David E.:                          And is that "private," the letter "I"?

Brent L.:                           Yes, it is.

David E.:                          Okay. Just to make sure that's clear.

Brent L.:                           Yeah, thank you.

David E.:                          All right. We're gonna hit our "did you know," and then we're gonna talk to Brent about everything that Brent does. For the "did you know" today, I thought I'd tie it in a little bit to our topic of the day. I looked back at an article from ... It's actually a 1997 article entitled, "Susceptibility to Infidelity in the First Year of Marriage" in the Journal of Research in Personality. In that article, they compiled quite a few different studies related to infidelity as part of their research on what was going on in the first year of marriage and infidelity. So, I thought I would regurgitate to you guys some of the stuff that they found in this article.

                                         First off, it has an estimate of cheating that occurs with ... They range it from somewhere between 30 and 60% of men who are married are unfaithful. It also says that between 20 and 50% of women are unfaithful in relationships. Now, in their research, they discovered that men are more likely to have affairs than women. For the men that do have affairs, they typically have a greater number of sexual partners than their female counterparts who would be having affairs. The men who were having affairs were more likely to do so without feeling emotionally involved, which so far, this doesn't sound very surprising. This is all kind of the stereotype that I have in my head.

                                         Women's infidelity tends to lead to divorce more than a man's infidelity does. Apparently, women, according to their research, were more likely to forgive a cheating event, whereas a man was less likely to forgive that. Men are more likely than women to feel like extramarital affairs are justified, and also have less guilt than a woman would. Interestingly, the article did not find any significant correlation between infidelity and income or socioeconomic status. So, all of these rules seem to apply regardless of how much you were making or what your general status was.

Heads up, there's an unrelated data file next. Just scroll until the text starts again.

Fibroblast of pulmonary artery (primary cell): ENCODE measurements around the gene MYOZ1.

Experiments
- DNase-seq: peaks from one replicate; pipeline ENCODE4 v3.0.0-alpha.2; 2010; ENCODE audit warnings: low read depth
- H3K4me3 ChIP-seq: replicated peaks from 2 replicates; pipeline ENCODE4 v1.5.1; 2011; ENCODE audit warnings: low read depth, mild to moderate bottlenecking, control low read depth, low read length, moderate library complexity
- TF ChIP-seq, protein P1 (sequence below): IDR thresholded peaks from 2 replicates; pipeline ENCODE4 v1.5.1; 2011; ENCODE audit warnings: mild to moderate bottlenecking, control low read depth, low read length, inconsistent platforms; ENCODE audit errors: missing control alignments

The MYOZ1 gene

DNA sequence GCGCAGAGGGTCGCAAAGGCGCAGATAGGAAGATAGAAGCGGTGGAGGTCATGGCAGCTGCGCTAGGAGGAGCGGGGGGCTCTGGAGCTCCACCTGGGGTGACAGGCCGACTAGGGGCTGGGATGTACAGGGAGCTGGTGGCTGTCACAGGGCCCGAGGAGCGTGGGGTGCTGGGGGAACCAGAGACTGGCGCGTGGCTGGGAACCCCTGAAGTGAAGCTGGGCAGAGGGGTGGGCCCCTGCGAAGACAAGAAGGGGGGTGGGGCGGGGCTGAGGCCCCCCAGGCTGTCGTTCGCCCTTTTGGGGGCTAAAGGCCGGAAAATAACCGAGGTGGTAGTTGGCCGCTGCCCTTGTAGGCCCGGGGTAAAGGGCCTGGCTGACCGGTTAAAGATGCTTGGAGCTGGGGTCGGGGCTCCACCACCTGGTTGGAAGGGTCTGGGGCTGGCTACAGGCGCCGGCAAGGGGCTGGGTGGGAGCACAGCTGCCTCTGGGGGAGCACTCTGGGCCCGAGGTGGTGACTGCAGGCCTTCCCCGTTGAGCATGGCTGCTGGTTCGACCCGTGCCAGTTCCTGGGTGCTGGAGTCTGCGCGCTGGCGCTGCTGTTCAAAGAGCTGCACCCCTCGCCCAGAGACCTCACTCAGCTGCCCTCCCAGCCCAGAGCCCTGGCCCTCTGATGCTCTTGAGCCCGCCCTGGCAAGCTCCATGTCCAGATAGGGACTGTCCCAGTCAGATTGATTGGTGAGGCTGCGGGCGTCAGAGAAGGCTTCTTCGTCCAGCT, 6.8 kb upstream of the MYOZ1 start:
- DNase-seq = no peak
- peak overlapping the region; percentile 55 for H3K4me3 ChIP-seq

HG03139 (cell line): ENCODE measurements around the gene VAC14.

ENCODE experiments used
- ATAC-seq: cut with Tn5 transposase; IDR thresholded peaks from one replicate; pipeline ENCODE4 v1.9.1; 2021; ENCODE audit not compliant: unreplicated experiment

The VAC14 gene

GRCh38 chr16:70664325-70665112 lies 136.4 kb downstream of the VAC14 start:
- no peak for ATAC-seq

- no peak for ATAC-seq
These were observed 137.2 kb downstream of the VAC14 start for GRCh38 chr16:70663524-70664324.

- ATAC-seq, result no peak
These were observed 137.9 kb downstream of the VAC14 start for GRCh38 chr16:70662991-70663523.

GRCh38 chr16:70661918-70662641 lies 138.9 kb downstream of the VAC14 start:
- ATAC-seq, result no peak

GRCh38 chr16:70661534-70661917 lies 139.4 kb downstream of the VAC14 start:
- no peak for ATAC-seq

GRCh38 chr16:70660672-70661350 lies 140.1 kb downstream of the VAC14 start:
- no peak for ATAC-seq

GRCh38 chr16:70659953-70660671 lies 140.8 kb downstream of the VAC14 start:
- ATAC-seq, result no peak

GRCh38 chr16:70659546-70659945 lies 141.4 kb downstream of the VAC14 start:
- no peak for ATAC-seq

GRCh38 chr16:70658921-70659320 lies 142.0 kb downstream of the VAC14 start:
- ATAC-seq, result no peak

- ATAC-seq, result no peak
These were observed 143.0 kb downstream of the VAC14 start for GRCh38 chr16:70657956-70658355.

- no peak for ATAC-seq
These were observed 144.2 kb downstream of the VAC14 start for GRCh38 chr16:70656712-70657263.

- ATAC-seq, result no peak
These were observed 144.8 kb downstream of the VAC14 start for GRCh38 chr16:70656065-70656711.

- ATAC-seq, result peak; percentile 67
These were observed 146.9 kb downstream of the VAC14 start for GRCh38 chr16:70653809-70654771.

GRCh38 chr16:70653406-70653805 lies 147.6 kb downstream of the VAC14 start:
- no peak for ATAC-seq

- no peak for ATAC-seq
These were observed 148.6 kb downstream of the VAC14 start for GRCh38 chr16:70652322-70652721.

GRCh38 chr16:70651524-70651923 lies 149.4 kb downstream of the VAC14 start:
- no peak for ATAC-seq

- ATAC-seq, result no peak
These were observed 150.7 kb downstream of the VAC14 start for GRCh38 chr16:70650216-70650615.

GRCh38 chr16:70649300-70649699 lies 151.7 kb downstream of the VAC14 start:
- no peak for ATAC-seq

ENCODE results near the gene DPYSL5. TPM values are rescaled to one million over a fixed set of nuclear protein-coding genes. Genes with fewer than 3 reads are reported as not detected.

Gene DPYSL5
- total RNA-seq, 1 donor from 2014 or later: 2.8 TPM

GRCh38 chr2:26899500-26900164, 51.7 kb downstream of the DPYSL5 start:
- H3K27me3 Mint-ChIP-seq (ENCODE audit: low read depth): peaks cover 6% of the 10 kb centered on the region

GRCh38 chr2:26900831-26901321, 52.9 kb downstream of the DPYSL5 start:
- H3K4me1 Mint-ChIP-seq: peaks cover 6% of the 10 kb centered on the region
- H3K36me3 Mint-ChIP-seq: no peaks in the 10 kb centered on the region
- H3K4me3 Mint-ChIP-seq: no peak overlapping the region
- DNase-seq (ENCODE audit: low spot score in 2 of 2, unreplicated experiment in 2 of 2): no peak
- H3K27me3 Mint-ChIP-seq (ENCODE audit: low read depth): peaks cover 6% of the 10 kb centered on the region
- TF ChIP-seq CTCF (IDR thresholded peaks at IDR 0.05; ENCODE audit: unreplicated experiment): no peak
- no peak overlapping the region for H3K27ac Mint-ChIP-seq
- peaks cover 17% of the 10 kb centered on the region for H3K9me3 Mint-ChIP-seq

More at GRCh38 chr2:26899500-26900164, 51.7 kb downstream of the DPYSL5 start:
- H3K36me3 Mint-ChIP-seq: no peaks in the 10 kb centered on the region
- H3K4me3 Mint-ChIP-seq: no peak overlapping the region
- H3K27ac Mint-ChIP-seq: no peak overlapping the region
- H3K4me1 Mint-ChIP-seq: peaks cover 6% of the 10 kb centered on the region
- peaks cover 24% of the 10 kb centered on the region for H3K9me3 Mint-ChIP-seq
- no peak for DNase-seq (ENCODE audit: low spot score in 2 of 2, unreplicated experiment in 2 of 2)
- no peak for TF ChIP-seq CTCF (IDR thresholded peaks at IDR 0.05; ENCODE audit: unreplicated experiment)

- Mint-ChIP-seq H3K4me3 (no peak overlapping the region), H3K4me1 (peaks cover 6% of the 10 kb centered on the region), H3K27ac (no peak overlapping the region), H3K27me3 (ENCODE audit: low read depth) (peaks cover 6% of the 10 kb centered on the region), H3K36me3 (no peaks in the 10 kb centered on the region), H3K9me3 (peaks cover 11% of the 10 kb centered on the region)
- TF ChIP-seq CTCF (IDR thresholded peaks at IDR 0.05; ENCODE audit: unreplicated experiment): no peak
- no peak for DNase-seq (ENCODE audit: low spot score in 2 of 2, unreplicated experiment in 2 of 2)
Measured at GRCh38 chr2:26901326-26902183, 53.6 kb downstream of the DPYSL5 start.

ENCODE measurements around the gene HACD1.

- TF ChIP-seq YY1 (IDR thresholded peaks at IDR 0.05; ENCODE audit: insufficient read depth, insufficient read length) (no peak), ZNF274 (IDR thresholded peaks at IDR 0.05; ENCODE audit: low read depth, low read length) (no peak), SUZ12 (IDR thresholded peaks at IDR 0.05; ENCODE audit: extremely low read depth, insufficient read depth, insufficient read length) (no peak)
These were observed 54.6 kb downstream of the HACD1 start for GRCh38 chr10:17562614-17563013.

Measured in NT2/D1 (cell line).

Level of education, however, did have some correlation. While it wasn't correlated with men, with women, there was this correlation. They noticed that there was a strange bell curve in that higher levels of education were linked with higher levels of affairs in women, while lower levels of education were linked with lower levels of affairs. Sorry. That was not the bell curve. That was just the straight curve up on that. The next one is the bell curve. So, with level of education in women, they were noticing that just basically, the higher level of education you had, the more likely you were to have an affair and vice-versa.

                                         Religiosity. This is where the bell curve was. They noticed that the highest and lowest levels of religiosity were more likely to have affairs. So, if you were super-religious, you were more likely to have an affair, or if you were super-not-religious, you were more likely to have an affair. But if you were in the middle, just kind of moderately religious, you were less likely to have an affair. I thought all of this data was very interesting, and tied into the cheating theme that we've got here. Most of it not necessarily surprising. The education thing kind of caught me off guard, but I want to contrast ... That's our "did you know" for today. I'd like to contrast that with some of the stuff that we're gonna be talking with Brent about.

                                         Brent, why don't you tell me a little bit about yourself and your company?

Brent L.:                           All right, then. Well, thank you. Yes, we've been in business since 2000. We're a family business. My wife and I started the private detective agency together. I was a police officer before that, and my wife has a background in investigating insurance fraud claims. So, it was a sort of a natural fit for us to start our own detective agency. We've been doing that now for some time, and we've never looked back.

David E.:                          Both of you are PIs?

Brent L.:                           Yes we are. We're both licensed PIs in Arizona and California as well. Yeah. In a nutshell.

David E.:                          Tell me a little bit about your background as an officer.